The Great Reopening
2020 has been a strange year in so many ways. We are experiencing things in our lives that we never lived through before. On the financial side, having a global economic shut down is a first and the stock markets also responded in unprecedented ways. We experienced the fastest 30% drop in the history of global equities in the first quarter of 2020, followed by the largest 50-day advance in market history in the second quarter. Quite the roller coaster ride.
The US index S&P 500® is almost back to the high it experienced on Feb 19 (YTD up 3.7% on August 7) and the Canadian stock market index S&P/TSX composite is only down 3.04% YTD on August 7th. If you break things down in the US the largest 5 stocks (Facebook, Amazon, Apple, Microsoft, and Google) are up 35% year to date, whereas the other 495 stocks are down 5%. This does make sense. The virus has forced companies to accelerate their technology plans to move towards more cloud-based operations as well as individuals using technology to communicate more.
Source: Russell Investments
“Record levels of fiscal stimulus, sustained low-interest rates and ongoing low inflation create a supportive environment for risk- asset outperformance.” -Andrew Pease, Head of Global Investment Strategy-Russell Investments
There are still significant economic challenges. Markets have rallied on hopes for economic recovery as coronavirus-imposed lockdowns are eased across the globe and governments learned better to manage the virus spread. Another significant contributor is the resources that governments around the world put towards helping their economics and citizens stay solvent. The rebound has been helped by oversold investor sentiment, so what is the forecast?
Here are thoughts from RBC Global Asset Management:
They believe stocks are still undervalued, even after the strong rebound and expect emerging market equities to outperform overall in the coming months if there is no resurgence in Covid 19 cases.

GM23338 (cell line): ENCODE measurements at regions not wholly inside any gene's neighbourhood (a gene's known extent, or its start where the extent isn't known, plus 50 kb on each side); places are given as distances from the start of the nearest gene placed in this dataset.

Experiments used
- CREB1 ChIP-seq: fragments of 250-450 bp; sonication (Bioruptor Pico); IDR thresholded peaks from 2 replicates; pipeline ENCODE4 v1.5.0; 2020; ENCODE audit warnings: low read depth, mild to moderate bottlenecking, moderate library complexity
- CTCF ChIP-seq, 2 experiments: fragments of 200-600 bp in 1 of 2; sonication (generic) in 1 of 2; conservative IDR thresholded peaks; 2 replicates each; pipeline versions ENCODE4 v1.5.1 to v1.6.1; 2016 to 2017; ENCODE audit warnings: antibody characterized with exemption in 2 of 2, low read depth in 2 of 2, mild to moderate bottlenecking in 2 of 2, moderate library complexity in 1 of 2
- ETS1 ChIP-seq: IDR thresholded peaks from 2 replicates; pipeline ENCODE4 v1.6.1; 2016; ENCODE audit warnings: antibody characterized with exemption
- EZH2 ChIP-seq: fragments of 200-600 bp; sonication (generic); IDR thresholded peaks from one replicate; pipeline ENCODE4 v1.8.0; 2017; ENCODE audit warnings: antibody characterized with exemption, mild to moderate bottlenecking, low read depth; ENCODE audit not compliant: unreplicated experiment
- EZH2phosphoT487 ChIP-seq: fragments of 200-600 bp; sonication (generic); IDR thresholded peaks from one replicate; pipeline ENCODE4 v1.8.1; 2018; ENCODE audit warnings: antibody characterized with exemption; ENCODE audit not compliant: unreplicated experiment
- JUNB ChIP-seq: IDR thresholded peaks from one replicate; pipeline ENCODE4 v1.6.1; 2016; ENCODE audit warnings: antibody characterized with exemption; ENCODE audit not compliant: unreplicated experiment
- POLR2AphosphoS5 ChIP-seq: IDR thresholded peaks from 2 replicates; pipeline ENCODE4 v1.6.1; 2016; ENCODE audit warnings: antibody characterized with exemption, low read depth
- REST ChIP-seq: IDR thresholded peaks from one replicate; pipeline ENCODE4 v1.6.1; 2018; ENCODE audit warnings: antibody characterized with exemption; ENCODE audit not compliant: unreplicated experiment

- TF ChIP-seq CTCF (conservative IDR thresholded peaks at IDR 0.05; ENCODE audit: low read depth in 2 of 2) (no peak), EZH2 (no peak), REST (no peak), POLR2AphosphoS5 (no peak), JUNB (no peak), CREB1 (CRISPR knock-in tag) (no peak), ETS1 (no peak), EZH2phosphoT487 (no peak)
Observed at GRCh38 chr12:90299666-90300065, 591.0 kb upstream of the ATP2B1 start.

Their view is that stocks will provide superior returns compared to sovereign bonds and that sovereign bonds will not provide the income or risk diversification properties of the past 40 years.
Corporate bonds offer higher yields and widening credit spreads caused by the crisis have bolstered their return potential. The team things exposure to credit if managed properly could enhance portfolios yields and total returns.
As counties ease lockdown measures, the most prominent risk is that the virus regains traction and forces economies into a second closure.
According to RBC, the US is near the top of the list of countries most at risk of suffering a second wave of infection as well as Sweden which did not order a strict lockdown.
In the short term, volatility is likely to remain elevated, but the team believes the worst is behind us.
RBC’s scenario analysis suggests further upside for stocks is possible as long as investor confidence stays elevated, inflation and interest rates remain low, and earnings rebound to their long term trend. The base case outlook for the US is for a 7.1% decline in 2020 GDP. If faster inflation does eventually materialize, the long-established style trend of quality and growth outperforming value investments may finally reverse. The team has adjusted in favor of stocks at the expense of bonds.
Another company Russell Investments had this economic view:
The views in this Global Market Outlook report are subject to change at any time based upon market or other conditions and are current as of June 22, 2020. While all material is deemed to be reliable, accuracy and completeness cannot be guaranteed.